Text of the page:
The Parentage of William Truman Sr. of Henrico, Buckingham, Franklin and Bedford Cos., Virginia

by R. Andrew Pierce

In 1994, I published "The Patrilineal Descent of President Harry S. Truman" [Nexus, Vol. XI, No. 2 (April-May, 1994), pp. 58-59]. This article begins with the lineage from the President back to William Truman Jr. (1783-1863) of Virginia and Kentucky. Further evidence established that William's parents were William and Mary/Nancy (____) Truman of Bedford and Franklin Cos., Virginia. After a review of the available evidence on the elder William, the article ended with a theory that he was the same William Truman named as a grandson in the will of Mary (Woodson) Truman (the widow of Richard Truman Jr.) of Henrico Co., VA, ca. 1782.

Since 1994, research by Dana Ann Mireles and others has cast doubt on the latter theory, while presenting more compelling evidence that William Truman Sr. was in fact the son of Richard Truman Jr.'s brother, Abraham Truman. I will review that evidence and combine it with new findings, for this article.

The definitive article on the early Trumans is "Richard Trueman, Jr., of Henrico County, Virginia: His Descendants and Associated Families" by Dana Ann Mireles [The Virginia Genealogist, Volume 39, No. 2, April-June, 1995]. Land records show that Richard Trueman Sr. lived in Henrico Co. as early as 1707; his will, written and recorded in 1754, named wife Elizabeth, son Abraham (who was to receive his 240 acre plantation), and two daughters.

Mireles' article continues with the progeny of Richard Trueman Jr., a probable son of Richard Sr. who, though not named in his will, is associated with him in other documents. My article established that Richard Jr. bought land in Henrico Co. in 1734 and received more land from his father in law Richard Woodson in 1739. His will, dated and recorded in 1772, mentioned sons John (who was to receive the home plantation) and Joseph. Mary's will, of unknown date but recorded in 1783, mentioned son John and grandson William (who were to receive slaves).

We can estimate that Richard Trueman Sr. was born say 1680, and his son Richard Trueman Jr. was born say 1710 (since a 1730 deed refers to "Richard Truman Sr.", Jr. may have been over 21 by 1730). Richard Jr.'s sons John and Joseph were born probably between 1735 and 1750. His grandson William Truman, who was presumably a son of John or Joseph, was born probably between 1760 and 1775. Since the President's ancestor William Truman was an adult by the early 1770s, it is unlikely he was identical with William Trueman, the grandson of Richard Trueman Jr.

We now return to Abraham Trueman, the second son of Richard Trueman Sr. Abraham Truman and Ann Truman witnessed the will of Richard Ferris of Henrico Co., dated Aug. 22, 1744 [The Edward Pleasants Valentine Papers. vol. 1, Allen-Gray, Edited by Clayton Torrence, Baltimore: Genealogical Publishing Co., Inc. 1979. p. 455]. Abraham received his father's plantation in 1754; Mireles' article notes that in 1784 he petitioned the Henrico County court that he was "too poor and too infirm to labor" and asked to be excused from paying taxes. He made his will 24 Dec. 1795, naming wife Ann and children William Trueman, Sally Woodcock (deceased; her heirs were to inherit), Ann Wade, Richard Trueman, Betsey Trueman, Judith Jolley, Molly Robertson and Ruth Sevenney.

Abraham Trueman was probably born between 1710 and 1720, and was married to Ann (____) by 1744. His eldest son William was probably born between 1735 and 1750.

Abraham willed all his land to his son Richard, whose own will in Henrico Co., 10 April 1797, named with Elizabeth and thirteen children including eldest son Mark Trueman. My article noted that the 1771 will of one Mark Farmer of Chesterfield Co., VA, witnessed by Henry Woodcock and Robert Woodcock (see further), named his daughter Elizabeth Trueman. It seems likely that Richard Trueman married Elizabeth Farmer by 1771, so was also born by 1750.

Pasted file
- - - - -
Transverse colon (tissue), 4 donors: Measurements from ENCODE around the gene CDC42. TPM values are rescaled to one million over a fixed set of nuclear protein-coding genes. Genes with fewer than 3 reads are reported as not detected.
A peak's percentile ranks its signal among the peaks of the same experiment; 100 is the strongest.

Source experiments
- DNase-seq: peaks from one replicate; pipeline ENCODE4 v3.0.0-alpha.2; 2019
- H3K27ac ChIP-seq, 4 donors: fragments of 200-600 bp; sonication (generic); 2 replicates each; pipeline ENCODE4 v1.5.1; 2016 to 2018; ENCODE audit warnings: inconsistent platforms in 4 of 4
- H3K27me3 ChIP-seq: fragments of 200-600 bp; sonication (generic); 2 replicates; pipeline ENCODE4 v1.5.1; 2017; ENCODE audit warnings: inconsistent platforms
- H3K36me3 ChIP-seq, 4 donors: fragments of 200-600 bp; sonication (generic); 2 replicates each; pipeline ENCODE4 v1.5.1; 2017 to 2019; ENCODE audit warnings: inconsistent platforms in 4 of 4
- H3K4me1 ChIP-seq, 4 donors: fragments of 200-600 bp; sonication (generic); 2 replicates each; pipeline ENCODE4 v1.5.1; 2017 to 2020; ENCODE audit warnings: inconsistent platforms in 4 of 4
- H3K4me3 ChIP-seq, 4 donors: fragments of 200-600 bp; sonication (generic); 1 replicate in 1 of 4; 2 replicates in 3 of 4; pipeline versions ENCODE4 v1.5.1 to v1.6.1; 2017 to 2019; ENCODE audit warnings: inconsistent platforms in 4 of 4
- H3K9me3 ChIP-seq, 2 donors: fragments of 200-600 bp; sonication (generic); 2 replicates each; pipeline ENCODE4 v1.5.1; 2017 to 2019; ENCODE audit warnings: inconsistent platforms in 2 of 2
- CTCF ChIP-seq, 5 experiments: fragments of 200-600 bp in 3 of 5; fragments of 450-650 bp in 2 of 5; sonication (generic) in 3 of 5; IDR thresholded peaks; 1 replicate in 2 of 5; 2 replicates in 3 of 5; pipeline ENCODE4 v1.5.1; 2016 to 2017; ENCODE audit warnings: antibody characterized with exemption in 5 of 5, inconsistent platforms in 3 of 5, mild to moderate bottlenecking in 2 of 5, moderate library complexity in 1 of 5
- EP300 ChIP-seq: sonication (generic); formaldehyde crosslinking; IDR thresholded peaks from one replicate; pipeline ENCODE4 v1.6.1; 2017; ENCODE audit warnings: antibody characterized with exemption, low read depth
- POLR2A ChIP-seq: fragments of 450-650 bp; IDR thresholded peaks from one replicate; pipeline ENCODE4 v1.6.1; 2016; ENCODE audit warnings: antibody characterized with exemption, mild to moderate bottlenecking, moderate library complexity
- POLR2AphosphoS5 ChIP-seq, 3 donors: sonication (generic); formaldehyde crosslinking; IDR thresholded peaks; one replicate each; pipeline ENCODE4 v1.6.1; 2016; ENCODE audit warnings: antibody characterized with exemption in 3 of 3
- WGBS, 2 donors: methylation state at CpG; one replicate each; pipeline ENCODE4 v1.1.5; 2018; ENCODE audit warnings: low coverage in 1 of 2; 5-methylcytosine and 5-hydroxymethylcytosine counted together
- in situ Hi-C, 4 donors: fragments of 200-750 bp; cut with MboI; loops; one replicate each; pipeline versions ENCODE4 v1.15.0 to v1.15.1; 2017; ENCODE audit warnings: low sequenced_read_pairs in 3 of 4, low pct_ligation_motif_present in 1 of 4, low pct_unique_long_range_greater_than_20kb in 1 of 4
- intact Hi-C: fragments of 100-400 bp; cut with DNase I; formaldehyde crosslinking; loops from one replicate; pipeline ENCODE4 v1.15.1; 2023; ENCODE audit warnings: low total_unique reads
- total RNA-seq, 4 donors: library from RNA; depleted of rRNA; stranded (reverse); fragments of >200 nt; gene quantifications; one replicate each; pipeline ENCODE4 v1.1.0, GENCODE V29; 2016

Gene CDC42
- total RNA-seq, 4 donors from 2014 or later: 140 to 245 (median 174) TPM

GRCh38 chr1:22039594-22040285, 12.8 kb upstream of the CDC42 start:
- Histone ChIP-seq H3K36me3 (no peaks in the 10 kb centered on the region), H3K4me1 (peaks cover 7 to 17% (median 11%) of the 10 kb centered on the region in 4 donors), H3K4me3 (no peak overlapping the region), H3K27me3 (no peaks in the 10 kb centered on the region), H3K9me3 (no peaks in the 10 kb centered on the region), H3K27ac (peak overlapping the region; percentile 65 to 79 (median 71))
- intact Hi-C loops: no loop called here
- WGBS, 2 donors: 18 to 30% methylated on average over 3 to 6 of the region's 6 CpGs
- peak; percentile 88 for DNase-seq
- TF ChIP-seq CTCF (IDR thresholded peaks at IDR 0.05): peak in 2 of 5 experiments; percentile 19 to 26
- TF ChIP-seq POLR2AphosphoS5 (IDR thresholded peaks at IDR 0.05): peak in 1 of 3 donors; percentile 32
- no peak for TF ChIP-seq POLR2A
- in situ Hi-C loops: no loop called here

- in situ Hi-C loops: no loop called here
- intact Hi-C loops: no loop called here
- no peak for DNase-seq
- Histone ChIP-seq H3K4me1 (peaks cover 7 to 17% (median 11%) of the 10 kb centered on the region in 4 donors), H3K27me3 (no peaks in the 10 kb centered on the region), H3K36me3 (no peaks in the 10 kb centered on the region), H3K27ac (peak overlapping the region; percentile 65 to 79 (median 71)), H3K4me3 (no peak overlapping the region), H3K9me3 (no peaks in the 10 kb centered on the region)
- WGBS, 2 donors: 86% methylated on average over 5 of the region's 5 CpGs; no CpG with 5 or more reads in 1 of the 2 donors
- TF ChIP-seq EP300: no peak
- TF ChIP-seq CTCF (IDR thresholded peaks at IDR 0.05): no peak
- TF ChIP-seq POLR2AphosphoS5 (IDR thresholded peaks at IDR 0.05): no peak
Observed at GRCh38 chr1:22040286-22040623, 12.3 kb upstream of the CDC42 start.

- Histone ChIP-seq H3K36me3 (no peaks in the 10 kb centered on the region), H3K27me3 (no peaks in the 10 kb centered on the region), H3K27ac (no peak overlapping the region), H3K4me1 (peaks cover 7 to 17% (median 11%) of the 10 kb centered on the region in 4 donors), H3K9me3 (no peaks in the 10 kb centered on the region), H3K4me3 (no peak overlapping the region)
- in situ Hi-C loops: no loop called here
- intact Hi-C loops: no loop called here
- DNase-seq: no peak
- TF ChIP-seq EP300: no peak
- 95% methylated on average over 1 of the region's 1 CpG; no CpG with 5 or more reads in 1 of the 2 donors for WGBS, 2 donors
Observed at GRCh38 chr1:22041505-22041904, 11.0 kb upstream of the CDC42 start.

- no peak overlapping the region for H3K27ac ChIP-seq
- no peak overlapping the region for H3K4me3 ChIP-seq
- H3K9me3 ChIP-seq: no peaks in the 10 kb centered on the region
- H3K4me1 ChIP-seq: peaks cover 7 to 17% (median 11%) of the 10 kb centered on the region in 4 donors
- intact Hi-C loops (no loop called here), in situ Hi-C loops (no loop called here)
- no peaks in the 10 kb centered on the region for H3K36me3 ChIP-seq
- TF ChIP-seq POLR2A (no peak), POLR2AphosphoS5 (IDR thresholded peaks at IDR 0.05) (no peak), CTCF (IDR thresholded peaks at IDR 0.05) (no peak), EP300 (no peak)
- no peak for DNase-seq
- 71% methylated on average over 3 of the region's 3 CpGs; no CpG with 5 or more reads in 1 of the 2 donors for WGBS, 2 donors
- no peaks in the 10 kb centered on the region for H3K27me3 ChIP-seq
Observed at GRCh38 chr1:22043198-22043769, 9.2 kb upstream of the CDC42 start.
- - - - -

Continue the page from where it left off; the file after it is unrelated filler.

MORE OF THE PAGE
Abraham Trueman's other children received personal estate; his son William Trueman was to get "one feather bed that he now holds in possession." Mireles continues: "William Trueman died about Dec. 1796 when his estate was appraised by Littleberry Royster, Robert C. Farris, Richard Allan and his brother Richard Trueman." No particulars of this Henrico County estate appraisement are given.

The will of William Truman of Bedford County VA (the President's ancestor), dated 17 Aug. 1796, proved 23 Jan. 1797, specified that his home plantation, furniture and stock should be sold at the discretion of his executors. After lawful demands, the balance of the estate was to be equally divided among all children, paid at the executors' discretion, as soon as they come of age. Executors were Henry Woodcock, William Hail, Salley Moody, & John Radford.

It seems quite likely that the William Truman who died between 17 Aug. 1796 and 23 Jan. 1797 in Bedford Co. VA was identical with the one whose estate was appraised in Henrico Co. VA in December 1796. All documents concerned with both estates might be examined. I will now show what is known about William Truman from evidence presented in my article, Mireles' article, and new findings, including some by Dana Ann Mireles in a letter to me of 23 August 1995.

William Truman paid tithes in Buckingham Co., Va. in 1773 and 1774 [R.F. and I.B. Woodson, Virginia Tithables from Burned Record Counties (1970), p. 109]. The will of Joshua Leak of Pittsylvania Co. VA, made 12 Oct. 1776, proved 28 November 1776, disposes of estate "after William Truman is paid for his trouble in taking me from Williamsburg." [Abstracts of Pittsylvania County, Virginia Wills, 1767-1820 by Lela C. Adams, Bassett VA, pp. 14-15]. Pittsylvania borders both Bedford and Franklin Cos.

In Roger G. Ward's Buckingham County, Virginia Land Tax Summaries and Implied Deeds, Vol. 1, 1782-1814 (p. 301), there is a notation for "William Truman, 1782, from Henrico County." About December 1782, the Sheriff of Buckingham County gave notice of lands to be sold in December, the persons holding the tracts not having paid their tax. William Trueman of Henrico, for 200 acres, is listed [The Virginia Genealogist, Vol. 26, No. 4, Oct-Dec. 1982, p. 264).

Buckingham County is, unfortunately, a "burned record" county, its probate, land and court records before 1869 no longer survive.